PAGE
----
I’ve been thinking about the role of desire in the human identity, and I think I’ve identified a fundamental relationship between the two that isn’t appreciated nearly enough.
Quite simply, I think the center of human identity is the presence of core desires.
This is important for many reasons. Understanding this can help us pursue a more healthy state of being as humans, and it can also help us deal with the coming challenges around synthetic life.
Below are a number of examples I’ve captured that show how critical desire is to both our own lives and to lives we might create from machines.
Examples of desire’s role
Evolution gave us the desires we consider to be fundamental to our natures, yet we don’t realize that they’re hardcoded urges that come from outside ourselves rather than being part of our own individual identity. We don’t choose to like food, or sex, or being creative, or winning at life. These desires and pleasures are imprinted on us by evolution, yet we somehow attribute them to our own individuality.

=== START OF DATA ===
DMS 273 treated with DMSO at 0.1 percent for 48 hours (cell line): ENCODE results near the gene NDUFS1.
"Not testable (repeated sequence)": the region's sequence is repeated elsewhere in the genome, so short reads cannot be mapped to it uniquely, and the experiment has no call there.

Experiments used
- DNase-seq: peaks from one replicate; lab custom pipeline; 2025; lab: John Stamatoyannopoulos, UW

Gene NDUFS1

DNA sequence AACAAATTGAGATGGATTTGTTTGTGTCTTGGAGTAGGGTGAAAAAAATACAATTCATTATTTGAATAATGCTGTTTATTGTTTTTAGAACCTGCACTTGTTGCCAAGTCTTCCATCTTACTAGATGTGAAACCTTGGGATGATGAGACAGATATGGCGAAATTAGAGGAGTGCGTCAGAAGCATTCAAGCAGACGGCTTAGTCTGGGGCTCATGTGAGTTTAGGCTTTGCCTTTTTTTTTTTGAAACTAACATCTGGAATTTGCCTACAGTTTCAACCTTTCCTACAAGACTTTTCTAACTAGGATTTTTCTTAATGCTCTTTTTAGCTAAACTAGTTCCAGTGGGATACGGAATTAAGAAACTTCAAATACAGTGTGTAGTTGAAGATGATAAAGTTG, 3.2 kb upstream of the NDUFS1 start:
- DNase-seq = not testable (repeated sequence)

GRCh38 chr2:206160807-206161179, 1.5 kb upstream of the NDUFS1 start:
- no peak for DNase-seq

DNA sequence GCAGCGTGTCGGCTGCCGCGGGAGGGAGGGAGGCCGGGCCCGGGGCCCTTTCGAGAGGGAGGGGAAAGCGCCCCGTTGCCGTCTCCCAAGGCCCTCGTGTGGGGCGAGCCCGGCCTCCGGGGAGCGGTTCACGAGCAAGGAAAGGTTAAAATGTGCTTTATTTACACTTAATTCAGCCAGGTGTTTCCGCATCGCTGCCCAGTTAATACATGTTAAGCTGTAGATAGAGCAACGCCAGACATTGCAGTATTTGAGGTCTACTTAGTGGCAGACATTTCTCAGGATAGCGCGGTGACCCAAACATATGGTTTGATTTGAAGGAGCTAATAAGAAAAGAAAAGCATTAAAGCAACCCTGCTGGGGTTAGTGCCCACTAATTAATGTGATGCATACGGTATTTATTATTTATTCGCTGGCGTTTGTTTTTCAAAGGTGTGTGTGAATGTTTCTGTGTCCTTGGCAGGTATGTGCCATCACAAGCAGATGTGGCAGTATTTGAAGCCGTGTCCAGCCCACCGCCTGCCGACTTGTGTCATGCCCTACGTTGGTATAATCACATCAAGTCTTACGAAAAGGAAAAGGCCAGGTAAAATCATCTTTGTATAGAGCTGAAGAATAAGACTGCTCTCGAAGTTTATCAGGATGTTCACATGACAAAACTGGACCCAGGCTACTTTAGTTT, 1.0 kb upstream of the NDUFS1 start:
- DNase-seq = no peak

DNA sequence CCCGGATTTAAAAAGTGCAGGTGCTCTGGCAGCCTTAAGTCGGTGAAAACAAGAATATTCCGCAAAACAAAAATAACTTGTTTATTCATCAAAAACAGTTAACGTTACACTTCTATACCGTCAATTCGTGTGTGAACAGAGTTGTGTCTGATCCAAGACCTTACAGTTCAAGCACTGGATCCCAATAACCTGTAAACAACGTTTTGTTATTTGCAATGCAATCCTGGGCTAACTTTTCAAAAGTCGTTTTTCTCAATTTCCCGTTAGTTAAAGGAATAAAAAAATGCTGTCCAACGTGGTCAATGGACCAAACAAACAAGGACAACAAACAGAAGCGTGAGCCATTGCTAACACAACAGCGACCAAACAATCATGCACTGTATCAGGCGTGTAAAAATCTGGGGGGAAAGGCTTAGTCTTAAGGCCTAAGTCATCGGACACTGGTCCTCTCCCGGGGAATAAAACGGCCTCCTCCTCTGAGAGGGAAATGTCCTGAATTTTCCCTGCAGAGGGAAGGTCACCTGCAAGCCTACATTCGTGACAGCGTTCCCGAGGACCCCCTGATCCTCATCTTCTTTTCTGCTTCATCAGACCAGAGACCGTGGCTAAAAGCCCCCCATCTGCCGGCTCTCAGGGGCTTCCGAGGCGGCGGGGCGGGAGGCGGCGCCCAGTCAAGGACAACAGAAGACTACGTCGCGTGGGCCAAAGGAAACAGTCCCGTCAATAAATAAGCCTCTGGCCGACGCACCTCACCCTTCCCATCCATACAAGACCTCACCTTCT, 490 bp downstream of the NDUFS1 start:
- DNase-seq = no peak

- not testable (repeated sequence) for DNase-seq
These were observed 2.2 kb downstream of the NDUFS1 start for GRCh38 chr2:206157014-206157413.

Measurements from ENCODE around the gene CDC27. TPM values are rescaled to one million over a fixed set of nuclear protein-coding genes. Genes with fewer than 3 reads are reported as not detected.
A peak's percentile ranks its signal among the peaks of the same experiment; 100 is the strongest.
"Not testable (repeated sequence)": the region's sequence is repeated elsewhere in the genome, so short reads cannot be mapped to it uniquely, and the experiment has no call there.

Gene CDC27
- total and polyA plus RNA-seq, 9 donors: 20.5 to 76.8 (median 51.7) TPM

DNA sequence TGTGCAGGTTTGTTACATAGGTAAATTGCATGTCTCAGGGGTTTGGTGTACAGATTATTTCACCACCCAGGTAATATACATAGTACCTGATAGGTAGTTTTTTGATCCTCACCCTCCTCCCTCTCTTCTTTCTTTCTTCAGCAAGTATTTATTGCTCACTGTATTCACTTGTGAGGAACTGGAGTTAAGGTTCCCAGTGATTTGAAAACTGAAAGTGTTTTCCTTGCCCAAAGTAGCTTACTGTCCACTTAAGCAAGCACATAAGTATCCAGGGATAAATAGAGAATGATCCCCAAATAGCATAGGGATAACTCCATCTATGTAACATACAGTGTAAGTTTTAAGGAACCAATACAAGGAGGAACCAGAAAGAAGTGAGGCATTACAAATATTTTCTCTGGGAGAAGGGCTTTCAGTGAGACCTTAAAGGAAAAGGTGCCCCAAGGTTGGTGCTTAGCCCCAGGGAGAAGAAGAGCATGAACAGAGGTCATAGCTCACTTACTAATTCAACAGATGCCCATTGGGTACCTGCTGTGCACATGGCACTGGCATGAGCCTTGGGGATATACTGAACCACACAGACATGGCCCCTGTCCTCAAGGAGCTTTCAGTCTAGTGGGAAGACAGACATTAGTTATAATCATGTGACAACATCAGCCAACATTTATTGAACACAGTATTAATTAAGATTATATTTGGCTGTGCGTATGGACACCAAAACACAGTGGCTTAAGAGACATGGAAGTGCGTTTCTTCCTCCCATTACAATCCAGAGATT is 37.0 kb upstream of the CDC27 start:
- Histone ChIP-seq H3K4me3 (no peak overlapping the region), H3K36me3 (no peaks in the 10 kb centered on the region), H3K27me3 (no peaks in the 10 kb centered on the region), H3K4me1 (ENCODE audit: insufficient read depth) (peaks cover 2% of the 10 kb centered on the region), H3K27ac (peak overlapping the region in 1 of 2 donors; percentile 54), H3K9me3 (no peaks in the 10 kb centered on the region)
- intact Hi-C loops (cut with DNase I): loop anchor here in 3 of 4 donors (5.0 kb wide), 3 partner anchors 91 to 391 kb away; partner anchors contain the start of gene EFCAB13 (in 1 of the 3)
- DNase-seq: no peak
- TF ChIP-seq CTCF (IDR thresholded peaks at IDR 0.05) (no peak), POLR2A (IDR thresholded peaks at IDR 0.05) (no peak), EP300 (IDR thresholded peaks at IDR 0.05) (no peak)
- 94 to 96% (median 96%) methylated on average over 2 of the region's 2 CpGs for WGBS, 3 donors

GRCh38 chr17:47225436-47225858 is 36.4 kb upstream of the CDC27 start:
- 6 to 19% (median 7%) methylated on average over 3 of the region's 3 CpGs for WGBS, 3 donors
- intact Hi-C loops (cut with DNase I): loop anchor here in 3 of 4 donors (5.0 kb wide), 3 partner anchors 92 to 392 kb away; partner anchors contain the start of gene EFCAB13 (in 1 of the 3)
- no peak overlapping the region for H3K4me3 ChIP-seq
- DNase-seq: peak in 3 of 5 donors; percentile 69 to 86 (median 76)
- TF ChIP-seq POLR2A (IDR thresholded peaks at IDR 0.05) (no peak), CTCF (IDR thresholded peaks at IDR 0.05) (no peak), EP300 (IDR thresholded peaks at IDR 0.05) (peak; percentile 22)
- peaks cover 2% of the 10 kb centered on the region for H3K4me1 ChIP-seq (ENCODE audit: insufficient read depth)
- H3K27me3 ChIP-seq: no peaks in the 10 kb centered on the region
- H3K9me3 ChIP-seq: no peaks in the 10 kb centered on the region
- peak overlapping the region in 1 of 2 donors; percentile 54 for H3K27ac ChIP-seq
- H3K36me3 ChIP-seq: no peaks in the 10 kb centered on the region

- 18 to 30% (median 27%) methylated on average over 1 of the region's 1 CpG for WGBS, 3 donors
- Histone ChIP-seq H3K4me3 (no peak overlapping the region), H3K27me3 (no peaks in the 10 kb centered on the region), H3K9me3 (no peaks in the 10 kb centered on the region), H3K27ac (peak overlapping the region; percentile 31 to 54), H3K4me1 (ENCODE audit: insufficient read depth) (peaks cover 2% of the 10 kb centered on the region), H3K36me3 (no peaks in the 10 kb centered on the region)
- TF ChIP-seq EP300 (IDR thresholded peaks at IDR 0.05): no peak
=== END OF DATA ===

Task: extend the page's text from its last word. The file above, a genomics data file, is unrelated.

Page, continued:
Youth is the time in our lives where we’re injected with hormones, bringing our desires to their maximum. Unsurprisingly, in this light, it’s also the best moment of most peoples’ lives. Hormones produce desires for mates, for adventure, and for experiences. And that desire is directly associated with happiness.
Depression in its most evil and debilitating form can easily be described as the lack of desire. It’s where one finds it impossible to find joy in life, which is because there are no desires to pursue and achieve. To have desires that you can’t achieve can be frustrating, and heartbreaking, but at least you feel alive in your suffering. To have no desires is usually far worse perhaps because desire and meaning are virtually identical.
Older men and women often get expensive hormone treatments to increase their libidos, which is nothing less than an overt, chemical injection of desire into their bloodstreams. Think about that for a moment. Someone doesn’t want to have sex, and the only thing they want is to want it. It’s unhappiness due to the lack of desire, exemplified in the most direct way.
If you think about common and agreed-upon definitions of meaning, they often collapse into the notion of overcoming obstacles in order to achieve one’s desires. Step 0 in this process is having desires. It’s not clear to me what meaning looks like without either desire or obstacle, since both are required for the triumph of achievement.